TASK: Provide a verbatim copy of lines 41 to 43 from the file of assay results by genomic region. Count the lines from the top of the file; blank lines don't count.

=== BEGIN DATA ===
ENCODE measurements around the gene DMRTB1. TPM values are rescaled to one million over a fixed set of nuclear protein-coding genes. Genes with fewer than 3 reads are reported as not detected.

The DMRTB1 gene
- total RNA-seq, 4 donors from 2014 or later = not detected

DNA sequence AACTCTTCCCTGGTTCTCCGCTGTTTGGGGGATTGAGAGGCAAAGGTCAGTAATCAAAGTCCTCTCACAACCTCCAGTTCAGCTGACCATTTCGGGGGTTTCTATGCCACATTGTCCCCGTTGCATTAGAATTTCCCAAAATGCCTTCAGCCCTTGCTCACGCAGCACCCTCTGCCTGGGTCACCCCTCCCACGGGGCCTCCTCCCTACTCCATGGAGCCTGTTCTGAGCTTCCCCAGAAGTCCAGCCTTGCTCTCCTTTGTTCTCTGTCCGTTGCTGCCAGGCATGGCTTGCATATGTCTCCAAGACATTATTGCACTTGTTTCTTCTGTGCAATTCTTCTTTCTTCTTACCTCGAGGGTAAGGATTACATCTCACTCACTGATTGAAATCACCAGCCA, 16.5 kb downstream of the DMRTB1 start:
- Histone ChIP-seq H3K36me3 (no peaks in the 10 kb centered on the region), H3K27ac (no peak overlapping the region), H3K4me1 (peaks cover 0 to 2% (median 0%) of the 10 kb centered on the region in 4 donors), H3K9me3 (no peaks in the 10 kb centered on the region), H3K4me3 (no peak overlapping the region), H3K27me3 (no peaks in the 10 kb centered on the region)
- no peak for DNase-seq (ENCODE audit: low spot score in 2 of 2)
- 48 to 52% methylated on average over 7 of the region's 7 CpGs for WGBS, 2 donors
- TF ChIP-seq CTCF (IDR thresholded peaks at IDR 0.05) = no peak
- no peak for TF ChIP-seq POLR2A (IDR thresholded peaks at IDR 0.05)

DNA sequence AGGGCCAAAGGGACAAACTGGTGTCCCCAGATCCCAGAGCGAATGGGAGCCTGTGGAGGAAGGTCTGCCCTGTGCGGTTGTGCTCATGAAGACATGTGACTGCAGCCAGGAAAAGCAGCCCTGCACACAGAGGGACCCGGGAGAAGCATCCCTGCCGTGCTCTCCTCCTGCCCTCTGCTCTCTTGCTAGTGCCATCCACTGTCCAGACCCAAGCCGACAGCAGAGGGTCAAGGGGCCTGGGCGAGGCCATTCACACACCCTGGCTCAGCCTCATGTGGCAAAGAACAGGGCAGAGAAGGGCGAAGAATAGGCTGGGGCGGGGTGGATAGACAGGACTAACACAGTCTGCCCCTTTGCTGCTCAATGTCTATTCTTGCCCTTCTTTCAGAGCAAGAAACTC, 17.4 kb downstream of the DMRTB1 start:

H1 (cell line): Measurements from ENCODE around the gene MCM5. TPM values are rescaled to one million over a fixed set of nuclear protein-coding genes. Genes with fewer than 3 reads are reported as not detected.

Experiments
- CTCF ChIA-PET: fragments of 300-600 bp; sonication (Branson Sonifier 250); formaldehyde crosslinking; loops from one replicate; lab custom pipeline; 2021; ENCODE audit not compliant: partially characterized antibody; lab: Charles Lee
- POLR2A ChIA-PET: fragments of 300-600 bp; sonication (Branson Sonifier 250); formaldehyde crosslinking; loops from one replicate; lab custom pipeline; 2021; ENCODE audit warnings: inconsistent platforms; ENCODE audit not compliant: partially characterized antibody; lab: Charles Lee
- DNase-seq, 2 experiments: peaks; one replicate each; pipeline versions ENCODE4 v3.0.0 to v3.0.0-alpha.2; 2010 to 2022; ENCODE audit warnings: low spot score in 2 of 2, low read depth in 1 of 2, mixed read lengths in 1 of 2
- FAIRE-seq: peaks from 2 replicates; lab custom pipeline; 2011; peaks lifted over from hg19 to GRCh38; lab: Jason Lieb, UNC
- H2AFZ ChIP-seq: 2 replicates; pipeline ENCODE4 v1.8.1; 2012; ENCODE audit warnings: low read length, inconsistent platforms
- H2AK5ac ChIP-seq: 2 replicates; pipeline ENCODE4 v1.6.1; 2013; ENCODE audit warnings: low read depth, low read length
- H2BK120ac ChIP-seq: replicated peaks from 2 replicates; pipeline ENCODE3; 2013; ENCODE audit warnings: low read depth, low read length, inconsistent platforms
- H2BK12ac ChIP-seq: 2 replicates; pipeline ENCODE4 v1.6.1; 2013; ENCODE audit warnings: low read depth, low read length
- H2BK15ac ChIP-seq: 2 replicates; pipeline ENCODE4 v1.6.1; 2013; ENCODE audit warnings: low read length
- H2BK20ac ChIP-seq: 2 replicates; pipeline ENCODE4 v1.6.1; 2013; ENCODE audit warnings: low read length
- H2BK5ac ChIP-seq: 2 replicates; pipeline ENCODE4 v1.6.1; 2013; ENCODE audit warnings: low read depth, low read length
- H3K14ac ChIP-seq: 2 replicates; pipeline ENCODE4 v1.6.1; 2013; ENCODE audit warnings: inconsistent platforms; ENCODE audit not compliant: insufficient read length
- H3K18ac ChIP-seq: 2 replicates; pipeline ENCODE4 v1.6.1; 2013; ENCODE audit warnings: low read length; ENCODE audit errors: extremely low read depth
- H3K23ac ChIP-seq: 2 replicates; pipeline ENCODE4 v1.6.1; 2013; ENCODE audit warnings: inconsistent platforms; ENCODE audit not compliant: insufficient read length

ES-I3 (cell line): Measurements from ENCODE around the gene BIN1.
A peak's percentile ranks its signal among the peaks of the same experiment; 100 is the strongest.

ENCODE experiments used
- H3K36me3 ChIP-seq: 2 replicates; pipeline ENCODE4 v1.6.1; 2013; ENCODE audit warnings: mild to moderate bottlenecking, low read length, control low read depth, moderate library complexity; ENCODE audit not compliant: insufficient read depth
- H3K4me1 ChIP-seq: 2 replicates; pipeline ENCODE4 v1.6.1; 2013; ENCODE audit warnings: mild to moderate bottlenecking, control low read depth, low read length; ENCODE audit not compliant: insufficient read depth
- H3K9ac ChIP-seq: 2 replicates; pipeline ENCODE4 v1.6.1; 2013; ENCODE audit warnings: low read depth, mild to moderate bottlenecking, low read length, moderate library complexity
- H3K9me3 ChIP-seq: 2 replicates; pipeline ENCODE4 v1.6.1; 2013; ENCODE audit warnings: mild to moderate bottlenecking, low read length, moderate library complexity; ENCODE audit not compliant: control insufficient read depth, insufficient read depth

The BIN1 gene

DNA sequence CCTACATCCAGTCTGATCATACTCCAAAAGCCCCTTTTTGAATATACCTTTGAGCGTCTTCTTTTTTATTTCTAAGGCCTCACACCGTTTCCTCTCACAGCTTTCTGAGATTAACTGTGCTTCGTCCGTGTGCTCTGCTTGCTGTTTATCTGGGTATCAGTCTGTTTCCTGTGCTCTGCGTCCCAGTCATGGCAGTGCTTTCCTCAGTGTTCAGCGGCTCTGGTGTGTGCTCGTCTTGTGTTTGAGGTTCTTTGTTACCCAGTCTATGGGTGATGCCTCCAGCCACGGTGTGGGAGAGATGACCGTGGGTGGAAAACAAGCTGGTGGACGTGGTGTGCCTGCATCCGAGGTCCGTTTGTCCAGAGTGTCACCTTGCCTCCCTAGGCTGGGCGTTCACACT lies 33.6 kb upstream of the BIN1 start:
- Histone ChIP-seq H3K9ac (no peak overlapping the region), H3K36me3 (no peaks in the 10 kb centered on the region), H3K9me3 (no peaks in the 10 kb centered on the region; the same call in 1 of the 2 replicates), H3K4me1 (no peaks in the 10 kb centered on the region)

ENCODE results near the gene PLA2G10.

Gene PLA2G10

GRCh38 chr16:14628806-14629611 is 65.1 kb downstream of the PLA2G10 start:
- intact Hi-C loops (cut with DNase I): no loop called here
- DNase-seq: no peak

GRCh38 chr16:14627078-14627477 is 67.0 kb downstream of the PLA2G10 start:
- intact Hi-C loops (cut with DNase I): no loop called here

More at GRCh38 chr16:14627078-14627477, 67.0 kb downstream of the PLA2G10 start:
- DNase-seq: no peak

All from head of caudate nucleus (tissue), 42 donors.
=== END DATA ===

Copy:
- DNase-seq: no peak

GRCh38 chr16:14627078-14627477 is 67.0 kb downstream of the PLA2G10 start:
- intact Hi-C loops (cut with DNase I): no loop called here